Dalheim asked Curtain to take an IQ test.

“His IQ was very high, higher than mine,” recalls Dalheim. But, all the same, Dalheim determined that Curtain’s reading skills were at a seventh grade level, and they were only elevated because Curtain had successfully memorized words through visual memory. She had little ability to correlate sounds with letters. She recognized, for example, the word “hot,” but if you were to remove the “t,” those two remaining letters could just as easily have been hieroglyphics.

For two years starting in 1989, one hour a day, Dalheim and his colleague Peg Smith worked with Curtain, teaching him the sounds of vowels and consonants.

“The day I had the breakthrough that I was going to be able to read, I cried for a long time,” Curtain said. “The pain of all these years had to be released. “

Enter Andy. In 1991, Dalheim and Smith launched LitNet. At the time, Pincus, a classical music writer (he writes for The Eagle, among other publications), had lost a lot of work after the recession of the late 1980s.

“While I was looking for something to do, LitNet came into being,” he explained. “Since work was slow to come back and I had made a living with words, I decided to give back by helping someone else with words.” He volunteered. Dalheim just had the right person for him.

He and Curtain hit it off pretty early on.

At first, Pincus chose books based on a combination of simplicity and quality. This included “Hiroshima” and “The San Luis Rey Bridge”. It was slow in the early years. Certain words would blow up the curtain, such as “though”, “through” and “thought”.

Then and still today, they meet every week after having read only twenty pages or more. Pincus asks Curtain to write a summary for each week’s reading and has him read the summary aloud. And so begins the discussion.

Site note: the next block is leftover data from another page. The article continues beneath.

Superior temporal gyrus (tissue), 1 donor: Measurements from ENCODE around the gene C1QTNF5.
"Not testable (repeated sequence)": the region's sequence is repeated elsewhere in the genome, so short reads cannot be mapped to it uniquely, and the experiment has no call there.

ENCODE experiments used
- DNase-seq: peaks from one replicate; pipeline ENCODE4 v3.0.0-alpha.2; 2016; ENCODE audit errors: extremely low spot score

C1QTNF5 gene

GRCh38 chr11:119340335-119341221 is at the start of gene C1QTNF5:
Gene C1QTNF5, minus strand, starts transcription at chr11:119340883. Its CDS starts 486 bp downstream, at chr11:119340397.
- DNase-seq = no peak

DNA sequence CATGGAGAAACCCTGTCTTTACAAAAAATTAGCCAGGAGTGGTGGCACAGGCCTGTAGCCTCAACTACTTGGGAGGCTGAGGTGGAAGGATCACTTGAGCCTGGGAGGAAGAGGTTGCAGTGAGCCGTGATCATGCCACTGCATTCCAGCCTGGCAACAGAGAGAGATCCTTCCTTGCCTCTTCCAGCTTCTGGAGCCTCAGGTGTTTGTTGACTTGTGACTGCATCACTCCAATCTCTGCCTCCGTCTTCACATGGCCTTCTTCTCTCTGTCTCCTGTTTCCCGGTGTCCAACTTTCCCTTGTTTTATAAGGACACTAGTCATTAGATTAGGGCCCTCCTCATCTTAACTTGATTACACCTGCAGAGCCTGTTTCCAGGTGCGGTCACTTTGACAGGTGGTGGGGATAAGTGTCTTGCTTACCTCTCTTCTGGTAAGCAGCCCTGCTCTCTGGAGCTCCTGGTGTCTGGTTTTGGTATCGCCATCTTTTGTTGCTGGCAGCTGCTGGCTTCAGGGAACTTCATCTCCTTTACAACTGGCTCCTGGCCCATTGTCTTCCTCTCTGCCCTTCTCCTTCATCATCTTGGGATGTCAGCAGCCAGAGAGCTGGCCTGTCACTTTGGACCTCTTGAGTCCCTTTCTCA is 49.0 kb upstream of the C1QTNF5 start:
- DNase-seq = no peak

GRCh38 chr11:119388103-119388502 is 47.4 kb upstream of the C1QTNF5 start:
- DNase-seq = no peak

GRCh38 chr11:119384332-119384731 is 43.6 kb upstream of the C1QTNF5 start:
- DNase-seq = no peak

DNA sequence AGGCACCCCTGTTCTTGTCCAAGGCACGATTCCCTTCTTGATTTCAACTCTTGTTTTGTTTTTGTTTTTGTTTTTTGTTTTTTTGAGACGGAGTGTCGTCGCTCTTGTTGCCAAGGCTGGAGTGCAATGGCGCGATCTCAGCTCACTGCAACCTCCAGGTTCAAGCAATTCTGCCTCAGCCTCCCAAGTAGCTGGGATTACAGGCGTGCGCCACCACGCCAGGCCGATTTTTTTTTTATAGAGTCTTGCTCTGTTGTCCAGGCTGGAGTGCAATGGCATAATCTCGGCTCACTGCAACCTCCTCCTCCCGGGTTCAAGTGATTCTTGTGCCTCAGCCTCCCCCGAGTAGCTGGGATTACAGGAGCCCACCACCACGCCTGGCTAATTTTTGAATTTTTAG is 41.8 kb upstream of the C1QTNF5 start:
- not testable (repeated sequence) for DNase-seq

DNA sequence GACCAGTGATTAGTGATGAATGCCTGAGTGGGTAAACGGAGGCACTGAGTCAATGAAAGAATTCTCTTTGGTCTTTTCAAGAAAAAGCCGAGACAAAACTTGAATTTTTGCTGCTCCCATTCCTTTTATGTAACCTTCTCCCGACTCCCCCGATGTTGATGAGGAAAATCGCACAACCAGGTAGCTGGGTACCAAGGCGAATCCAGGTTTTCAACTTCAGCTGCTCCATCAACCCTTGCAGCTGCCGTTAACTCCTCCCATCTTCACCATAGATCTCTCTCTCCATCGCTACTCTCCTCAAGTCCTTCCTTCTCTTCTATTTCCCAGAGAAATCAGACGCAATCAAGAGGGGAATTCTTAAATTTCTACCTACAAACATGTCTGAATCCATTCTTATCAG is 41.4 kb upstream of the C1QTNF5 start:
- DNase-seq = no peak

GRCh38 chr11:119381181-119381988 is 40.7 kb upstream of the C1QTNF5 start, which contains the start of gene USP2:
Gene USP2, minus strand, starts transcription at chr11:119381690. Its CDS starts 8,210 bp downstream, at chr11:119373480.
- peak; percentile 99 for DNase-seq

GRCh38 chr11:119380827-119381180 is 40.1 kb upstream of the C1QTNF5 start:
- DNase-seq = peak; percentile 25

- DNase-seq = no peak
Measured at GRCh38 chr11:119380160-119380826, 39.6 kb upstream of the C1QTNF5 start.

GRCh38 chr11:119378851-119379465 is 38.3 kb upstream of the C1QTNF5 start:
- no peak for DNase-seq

“I cannot express in words the love and respect I have for Andy – all the time he has given me to improve my life,” Curtain said.

Pincus ultimately encouraged Curtain to apply for a job at the Country Curtains warehouse in Lee. She did and happily worked on it until her retirement.

A changing relationship






The reading group

Zoe Dalheim, left, of Lee, 30-year-old co-founder of the Literacy Network of South Berkshire, hosts a weekly reading group that includes Maggie Curtain, center, and Andrew Pincus. Dalheim and Curtain met in the late 1980s, when Curtain realized she couldn’t hide the fact that she couldn’t read anymore.



Their relationship went from tutor-student to one of the other readers – a reading group. They have read about 50 books in 30 years. In recent years, Dalheim has joined the book group. She now accommodates him at her place.

“Maggie often understands things that I don’t understand,” Pincus said.

They read “Anna Karenina”. They continue to question Newland Archer’s motives in “The Age of Innocence”. Somewhere along the line, Pincus asked the big question: do you want to read the Bible? It was the dream of his life. Yes, the two of them spent two and a half years reading the Bible from cover to cover.

“I listened to people tell me what the Bible says,” Curtain said, “and now I can say what the Bible says. “

Other favorite books? “The news of the expedition.”

“I tell people, you just have to go through the first 100 pages,” Curtain said. “You have to make sure they’re on their way to Canada.

“Beloved.”

“A mother’s love, what she’s going through -” said Curtain, marveling at the horror endured by the former slave, Sethe. They are now rereading it, this time with Dalheim.

“The reader.”

Curtain realized before Pincus that the main character, Hanna Schmitz, suffered from a disability that explained it all: Hanna was illiterate.

“It was obvious,” Curtain said.